But the punitive policy is self-defeating. Far from strengthening repayment and retention, it erodes students’ capacity to persist, to graduate, to transfer or to re-enroll — and to repay what they owe. Most of those who stop out must soon add loan payments to the stressors that led to their unpaid balances in the first place. About one in six late payers have their accounts referred to collection agencies, which typically add fees of up to 30 percent.
A bursar’s hold, in short, is less likely to serve as the opening of a negotiation than as the closing of a door. It blocks the student’s access to past and future credits and the college’s access to revenues. “Strictly enforcing unpaid balances,” conclude the researchers at EAB, “is a lose-lose proposition for institutions and students.”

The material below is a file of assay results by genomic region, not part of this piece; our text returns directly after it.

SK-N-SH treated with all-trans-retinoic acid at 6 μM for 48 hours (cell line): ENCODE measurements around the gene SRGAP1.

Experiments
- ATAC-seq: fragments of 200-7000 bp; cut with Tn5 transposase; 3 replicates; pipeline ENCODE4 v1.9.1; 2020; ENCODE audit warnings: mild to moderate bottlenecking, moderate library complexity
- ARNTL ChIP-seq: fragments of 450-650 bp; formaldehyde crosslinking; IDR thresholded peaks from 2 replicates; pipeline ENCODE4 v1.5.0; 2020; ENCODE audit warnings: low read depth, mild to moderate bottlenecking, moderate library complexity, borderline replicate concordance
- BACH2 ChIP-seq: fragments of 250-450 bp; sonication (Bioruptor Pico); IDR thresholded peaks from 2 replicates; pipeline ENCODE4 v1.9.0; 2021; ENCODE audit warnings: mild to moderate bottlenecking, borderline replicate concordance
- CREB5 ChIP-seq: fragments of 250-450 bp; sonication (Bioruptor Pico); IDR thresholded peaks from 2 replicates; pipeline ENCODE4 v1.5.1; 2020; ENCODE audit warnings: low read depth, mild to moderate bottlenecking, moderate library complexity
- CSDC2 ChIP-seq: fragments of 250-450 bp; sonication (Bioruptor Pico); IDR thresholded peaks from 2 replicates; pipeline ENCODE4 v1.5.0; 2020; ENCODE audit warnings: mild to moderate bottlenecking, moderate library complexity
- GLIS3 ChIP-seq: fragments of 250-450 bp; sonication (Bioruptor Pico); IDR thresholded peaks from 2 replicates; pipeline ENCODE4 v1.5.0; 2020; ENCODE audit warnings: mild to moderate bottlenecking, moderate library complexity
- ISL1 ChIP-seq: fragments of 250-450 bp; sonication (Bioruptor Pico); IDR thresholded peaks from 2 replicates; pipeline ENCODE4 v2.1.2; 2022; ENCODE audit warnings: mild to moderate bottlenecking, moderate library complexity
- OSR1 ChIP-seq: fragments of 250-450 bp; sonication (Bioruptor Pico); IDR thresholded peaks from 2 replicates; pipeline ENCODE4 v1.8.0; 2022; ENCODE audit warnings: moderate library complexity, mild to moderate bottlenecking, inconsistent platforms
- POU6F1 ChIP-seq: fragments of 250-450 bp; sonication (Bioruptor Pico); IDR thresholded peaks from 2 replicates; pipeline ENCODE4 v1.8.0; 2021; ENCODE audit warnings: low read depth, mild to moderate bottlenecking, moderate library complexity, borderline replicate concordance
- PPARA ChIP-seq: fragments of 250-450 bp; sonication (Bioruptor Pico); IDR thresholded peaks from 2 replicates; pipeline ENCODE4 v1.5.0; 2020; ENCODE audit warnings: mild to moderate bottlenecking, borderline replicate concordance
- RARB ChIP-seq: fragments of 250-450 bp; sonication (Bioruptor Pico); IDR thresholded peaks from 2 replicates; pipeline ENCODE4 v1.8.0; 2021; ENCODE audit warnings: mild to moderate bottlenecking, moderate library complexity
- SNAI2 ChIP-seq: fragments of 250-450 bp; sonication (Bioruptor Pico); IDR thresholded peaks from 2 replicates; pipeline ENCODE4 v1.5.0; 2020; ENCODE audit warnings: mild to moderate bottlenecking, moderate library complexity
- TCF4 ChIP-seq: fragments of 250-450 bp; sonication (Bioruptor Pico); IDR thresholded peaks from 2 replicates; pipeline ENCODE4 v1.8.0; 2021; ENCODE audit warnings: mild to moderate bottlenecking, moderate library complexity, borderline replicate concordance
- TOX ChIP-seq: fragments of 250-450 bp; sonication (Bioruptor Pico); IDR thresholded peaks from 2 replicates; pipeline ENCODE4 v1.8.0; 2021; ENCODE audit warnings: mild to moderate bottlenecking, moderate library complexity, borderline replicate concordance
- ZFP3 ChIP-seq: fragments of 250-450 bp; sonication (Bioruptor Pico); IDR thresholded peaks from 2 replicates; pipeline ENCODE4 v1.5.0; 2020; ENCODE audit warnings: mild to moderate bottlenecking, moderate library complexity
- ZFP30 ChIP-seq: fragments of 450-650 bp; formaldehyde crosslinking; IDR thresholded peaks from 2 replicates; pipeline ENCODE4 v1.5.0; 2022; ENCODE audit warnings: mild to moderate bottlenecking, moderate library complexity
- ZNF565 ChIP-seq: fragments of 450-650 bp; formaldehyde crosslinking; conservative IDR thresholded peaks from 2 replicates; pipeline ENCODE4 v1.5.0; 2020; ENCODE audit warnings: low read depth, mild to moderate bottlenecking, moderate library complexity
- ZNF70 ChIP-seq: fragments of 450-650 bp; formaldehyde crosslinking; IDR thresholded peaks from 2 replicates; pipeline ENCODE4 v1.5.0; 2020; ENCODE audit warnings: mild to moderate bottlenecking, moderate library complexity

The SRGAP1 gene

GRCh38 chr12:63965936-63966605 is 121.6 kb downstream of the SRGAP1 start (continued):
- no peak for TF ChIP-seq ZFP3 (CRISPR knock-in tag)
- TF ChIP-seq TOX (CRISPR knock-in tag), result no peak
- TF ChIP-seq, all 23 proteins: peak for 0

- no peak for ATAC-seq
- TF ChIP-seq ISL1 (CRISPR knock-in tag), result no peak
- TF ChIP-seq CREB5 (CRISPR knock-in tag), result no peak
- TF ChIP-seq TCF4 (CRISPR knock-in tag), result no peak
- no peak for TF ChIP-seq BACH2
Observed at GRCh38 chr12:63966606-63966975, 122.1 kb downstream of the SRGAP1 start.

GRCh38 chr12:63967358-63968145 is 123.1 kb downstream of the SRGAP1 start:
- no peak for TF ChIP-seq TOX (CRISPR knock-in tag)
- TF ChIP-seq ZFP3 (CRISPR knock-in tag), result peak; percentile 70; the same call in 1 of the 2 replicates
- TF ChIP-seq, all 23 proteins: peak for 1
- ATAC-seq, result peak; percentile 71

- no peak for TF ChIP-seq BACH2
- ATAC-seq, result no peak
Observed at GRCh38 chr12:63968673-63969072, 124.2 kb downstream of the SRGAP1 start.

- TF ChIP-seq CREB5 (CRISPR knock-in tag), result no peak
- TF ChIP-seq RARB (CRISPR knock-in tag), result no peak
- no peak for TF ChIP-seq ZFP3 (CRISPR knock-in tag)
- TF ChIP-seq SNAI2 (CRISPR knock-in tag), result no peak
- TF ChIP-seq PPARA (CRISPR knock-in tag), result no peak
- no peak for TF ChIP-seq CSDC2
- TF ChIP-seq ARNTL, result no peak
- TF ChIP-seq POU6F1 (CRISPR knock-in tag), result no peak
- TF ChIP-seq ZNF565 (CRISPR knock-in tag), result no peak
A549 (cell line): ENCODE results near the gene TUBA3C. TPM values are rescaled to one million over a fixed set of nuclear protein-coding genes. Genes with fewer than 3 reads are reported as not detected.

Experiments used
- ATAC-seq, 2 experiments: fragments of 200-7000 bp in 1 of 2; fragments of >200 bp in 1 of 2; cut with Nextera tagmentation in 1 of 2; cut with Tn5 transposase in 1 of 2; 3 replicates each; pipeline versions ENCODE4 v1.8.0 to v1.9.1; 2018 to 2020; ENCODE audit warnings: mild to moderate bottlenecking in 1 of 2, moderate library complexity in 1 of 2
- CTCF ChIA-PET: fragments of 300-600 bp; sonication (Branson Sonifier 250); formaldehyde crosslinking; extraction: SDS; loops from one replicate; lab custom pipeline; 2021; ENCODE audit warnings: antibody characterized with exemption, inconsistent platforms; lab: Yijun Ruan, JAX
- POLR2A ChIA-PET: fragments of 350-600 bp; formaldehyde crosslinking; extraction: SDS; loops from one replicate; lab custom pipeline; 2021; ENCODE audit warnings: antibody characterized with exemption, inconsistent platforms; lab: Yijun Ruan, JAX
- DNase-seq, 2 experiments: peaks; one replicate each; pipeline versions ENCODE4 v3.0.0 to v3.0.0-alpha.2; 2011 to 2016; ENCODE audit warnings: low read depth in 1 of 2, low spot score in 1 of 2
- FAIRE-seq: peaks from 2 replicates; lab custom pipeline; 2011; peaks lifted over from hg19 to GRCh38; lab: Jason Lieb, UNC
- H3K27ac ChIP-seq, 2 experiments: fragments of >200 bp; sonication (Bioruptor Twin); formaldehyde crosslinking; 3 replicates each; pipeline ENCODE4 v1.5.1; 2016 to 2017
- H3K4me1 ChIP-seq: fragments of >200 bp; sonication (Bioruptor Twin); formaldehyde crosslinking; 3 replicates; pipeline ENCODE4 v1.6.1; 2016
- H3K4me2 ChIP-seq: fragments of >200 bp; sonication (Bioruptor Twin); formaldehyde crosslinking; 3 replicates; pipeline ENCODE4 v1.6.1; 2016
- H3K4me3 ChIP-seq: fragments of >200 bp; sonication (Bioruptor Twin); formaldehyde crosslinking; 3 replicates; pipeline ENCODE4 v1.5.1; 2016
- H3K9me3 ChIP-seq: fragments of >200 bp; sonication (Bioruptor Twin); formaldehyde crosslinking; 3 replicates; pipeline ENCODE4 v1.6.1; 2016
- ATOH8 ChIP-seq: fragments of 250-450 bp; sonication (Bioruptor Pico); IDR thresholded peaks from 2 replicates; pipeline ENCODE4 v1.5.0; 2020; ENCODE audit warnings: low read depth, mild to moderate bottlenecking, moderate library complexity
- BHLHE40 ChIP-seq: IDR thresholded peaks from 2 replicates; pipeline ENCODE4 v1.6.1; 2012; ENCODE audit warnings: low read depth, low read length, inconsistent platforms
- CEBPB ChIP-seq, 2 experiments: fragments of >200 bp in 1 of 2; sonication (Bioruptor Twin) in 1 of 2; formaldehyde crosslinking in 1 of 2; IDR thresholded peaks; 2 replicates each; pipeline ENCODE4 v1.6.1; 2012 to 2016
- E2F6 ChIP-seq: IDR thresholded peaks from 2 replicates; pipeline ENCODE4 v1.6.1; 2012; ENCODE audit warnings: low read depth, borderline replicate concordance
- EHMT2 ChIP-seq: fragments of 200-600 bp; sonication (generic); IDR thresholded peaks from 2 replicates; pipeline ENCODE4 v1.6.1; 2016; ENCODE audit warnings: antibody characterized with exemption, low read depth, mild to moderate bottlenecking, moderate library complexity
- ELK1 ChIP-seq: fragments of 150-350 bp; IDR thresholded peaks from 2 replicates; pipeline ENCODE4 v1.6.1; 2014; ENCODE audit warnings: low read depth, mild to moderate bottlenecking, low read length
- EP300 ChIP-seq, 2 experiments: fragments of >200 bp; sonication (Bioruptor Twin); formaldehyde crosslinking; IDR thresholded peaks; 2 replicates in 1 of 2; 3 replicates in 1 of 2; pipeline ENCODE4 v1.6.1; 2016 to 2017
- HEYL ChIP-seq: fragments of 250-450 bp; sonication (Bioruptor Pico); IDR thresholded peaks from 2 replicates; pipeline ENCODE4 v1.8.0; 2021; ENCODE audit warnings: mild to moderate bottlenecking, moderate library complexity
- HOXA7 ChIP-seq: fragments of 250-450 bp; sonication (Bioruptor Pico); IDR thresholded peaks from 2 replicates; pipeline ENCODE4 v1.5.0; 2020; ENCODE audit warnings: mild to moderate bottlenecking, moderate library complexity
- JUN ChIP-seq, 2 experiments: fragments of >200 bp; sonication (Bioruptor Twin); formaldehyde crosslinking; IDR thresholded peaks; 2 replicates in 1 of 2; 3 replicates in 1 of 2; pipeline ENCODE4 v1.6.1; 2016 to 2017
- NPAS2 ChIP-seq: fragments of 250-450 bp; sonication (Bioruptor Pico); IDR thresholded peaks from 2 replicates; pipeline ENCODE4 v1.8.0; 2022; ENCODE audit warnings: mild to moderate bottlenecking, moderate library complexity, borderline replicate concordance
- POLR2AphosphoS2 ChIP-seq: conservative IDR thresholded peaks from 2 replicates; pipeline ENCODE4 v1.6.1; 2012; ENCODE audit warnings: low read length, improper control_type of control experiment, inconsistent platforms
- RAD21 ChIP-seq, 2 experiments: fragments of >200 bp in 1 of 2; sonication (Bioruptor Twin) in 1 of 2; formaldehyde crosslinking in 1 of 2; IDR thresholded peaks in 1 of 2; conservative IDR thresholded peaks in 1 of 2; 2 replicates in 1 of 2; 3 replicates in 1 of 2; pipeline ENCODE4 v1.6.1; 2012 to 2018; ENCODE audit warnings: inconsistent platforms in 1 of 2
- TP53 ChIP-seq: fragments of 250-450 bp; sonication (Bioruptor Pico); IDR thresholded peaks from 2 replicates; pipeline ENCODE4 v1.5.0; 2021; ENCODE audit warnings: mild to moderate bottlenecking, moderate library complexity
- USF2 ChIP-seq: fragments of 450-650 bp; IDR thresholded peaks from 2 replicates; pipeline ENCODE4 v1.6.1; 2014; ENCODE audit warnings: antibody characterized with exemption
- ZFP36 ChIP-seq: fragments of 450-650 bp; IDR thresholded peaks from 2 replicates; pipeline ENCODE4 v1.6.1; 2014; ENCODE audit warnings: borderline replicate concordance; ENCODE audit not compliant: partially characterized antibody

Beneath these impacts on revenues and retention lies a more basic problem. The punitive policy misrecognizes students, leading institutions to ignore much of what they know or could easily discover about those who owe money. Four-fifths stop out in good academic standing. Most have completed and paid for credits in previous semesters. And what they owe averages 10 to 20 percent of their unsettled bill.